## focus and context, part IVa: Codes and context

codes are a – more or less – systematic way of arranging symbols to convey meaning. They can be sometimes rather fuzzy, like e.g. in the art world (example) or very precise like in mathematics. Among others the preciseness of a code depends on how much an agreement (“a key” ?) had been made on symbols and syntax in particular with respect to context sensitivity (the fans in fuzzy fan post constitute a very fuzzy syntax) .

In this post it was already indicated that the blurryness or fuzzyness of a code may be related to the issue of subjectivity and objectivity. Or in other words subjective assertions/experiences/meanings have to be blurry because they cant be empirically proven (repeated in experiments) as they are ultimately linked to the individuum/small collective (i.e. the “subjective”, “the observer”) and thus in this case very few agreements can be made on linking the meaning to a code. Here often analogies play a big role.

An example: If you have a paper in a certain color, lets say red then you can repeatedly show that paper around and call the color red. All people seeing the color (and knowing what a color is) may then agree to call it red or pantone something and therefore agree on the code (here: the symbol red). However the e.g. emotional content of that color (which is linked to the individuum) can be conveyed only in relation to something else (“looks aggressive, looks warm”) and this link to a certain analogy depends on the individuum or the collective. The link may be similar in a certain culture. It may be sometimes even similar on a global scale, like this seems to be the case for facial expressions (a smile – usually means that “the smiling person expresses emotion” which explains to a part the raise of emoticons (a code for emotions) in the U.S. satirical magazine Puck).

Moreover it is a very difficult task (i like that proof on the site about the length of sentences) to connect these “global links” with proper and sound brain functions.

A first step in shedding light into this complicated issue is to look at the symbols themselves.

The project decodeunicode.org

is an independent platform for digital type culture, conceived and developed under the lead of professor Johannes Bergerhausen in cooperation with the designer Siri Poarangan at the University of Applied Sciences Mainz. The project is supported by the Federal Ministry of Education and Research (BMBF) and has the objectives of creating a basis for fundamental typographic research and facilitating a textual approach to the characters of the world for all computer users. That way, expert knowledge can be systematically collected and made accessible to the general public.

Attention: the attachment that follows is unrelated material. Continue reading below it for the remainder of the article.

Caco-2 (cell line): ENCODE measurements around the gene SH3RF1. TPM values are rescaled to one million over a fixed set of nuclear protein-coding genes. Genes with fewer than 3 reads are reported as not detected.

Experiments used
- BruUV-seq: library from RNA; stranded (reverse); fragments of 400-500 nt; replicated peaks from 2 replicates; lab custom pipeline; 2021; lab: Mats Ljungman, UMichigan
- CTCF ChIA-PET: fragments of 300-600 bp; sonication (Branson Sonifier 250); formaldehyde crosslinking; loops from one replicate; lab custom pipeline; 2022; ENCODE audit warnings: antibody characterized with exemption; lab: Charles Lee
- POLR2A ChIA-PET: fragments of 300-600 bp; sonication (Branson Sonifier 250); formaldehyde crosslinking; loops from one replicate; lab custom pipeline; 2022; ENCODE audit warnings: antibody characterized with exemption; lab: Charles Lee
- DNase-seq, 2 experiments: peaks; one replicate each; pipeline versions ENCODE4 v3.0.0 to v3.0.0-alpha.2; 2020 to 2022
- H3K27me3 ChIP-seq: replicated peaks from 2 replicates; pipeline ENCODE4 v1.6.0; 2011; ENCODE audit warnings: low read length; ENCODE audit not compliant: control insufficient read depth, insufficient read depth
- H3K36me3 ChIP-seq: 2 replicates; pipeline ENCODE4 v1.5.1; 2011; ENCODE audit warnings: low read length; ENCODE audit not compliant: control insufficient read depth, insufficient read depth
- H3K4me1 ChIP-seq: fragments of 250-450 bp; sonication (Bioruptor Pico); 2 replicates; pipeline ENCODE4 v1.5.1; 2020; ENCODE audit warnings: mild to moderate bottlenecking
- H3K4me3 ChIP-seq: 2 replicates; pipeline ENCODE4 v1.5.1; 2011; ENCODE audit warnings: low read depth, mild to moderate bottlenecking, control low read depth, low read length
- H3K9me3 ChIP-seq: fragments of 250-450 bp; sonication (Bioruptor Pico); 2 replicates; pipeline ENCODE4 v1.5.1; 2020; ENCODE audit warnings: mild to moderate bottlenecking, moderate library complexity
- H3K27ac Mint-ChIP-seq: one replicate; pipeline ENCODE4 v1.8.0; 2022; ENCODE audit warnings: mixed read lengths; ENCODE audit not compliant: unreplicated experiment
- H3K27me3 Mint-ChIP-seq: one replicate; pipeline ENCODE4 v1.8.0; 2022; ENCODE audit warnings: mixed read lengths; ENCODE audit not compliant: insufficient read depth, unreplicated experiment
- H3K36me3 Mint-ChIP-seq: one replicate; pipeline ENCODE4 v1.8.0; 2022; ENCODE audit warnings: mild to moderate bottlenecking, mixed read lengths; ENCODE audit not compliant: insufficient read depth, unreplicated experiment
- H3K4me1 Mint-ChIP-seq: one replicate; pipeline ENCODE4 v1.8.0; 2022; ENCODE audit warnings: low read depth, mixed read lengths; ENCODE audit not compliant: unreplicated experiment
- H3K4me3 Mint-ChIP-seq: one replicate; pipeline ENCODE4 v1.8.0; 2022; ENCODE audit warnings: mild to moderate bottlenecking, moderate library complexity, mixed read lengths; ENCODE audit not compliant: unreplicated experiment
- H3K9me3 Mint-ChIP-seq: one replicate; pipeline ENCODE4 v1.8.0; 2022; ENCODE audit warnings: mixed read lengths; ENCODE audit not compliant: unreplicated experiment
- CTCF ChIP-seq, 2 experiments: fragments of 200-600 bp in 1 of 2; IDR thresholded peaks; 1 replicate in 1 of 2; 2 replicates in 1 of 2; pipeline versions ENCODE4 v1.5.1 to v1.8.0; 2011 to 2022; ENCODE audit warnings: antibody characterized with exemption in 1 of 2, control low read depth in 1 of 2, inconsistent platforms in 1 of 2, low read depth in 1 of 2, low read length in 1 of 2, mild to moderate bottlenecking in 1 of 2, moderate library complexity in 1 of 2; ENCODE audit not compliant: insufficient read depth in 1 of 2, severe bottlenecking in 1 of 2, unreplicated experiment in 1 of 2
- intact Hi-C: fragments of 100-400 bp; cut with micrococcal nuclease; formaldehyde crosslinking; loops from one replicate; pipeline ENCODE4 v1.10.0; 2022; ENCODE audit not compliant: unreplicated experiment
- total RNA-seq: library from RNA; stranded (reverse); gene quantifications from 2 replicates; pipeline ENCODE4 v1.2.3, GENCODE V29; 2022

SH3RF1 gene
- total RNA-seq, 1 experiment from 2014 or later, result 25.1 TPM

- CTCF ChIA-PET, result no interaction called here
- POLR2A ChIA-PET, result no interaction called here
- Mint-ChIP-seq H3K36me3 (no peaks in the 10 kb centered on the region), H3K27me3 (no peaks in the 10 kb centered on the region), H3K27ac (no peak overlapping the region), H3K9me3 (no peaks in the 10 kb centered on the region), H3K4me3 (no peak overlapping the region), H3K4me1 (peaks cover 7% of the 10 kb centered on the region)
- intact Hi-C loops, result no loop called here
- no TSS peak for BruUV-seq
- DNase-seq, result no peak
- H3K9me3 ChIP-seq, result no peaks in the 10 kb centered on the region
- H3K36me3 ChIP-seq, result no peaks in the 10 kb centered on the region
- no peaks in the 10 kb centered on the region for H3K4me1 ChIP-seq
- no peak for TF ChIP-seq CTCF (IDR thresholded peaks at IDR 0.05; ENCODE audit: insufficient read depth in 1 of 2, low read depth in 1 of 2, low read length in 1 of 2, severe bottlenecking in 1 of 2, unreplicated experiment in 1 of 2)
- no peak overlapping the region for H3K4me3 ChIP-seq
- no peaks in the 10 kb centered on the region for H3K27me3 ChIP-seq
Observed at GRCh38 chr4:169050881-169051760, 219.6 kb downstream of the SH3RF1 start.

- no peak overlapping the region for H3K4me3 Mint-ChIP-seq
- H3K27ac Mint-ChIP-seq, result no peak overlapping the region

decodeunicode places itself as an open science project that specifically builds upon the participation of online users. The submission of information follows the WIKI-principle that’s been used successfully for years by the free online encyclopedia Wikipedia. At decodeunicode.org every interested keyboarder can comfortably do research, write new articles or edit those already existing. For quality assurance the entries for the various character sets are additionally monitored by moderators that can delete entries if required.

->info on talk by Professor Johannes Bergerhausen via the always interesting typography blog slanted
->Basic Multilingual Plane (BMP) Map

The project is interesting not only from the perspective of research, but also from a organisatorial view point. It displays that an open source project may be especially sucessful if experts have an eye on it. This is by the way also true for Wikipedia I think (see e.g. this discussion by Aaron Swartz). I have the suspect that lot of the fundamental contributions to Wikipedia entries (at least on the science side) are made by university members (in fact in very specialized subjects one can often guess who the writing person may be). It is a secret voluntary work, which is based on the expertise and on the secure living conditions university members often have. It is clear that cutting down university budgets and increasing the work load of university members will have an influence on this.

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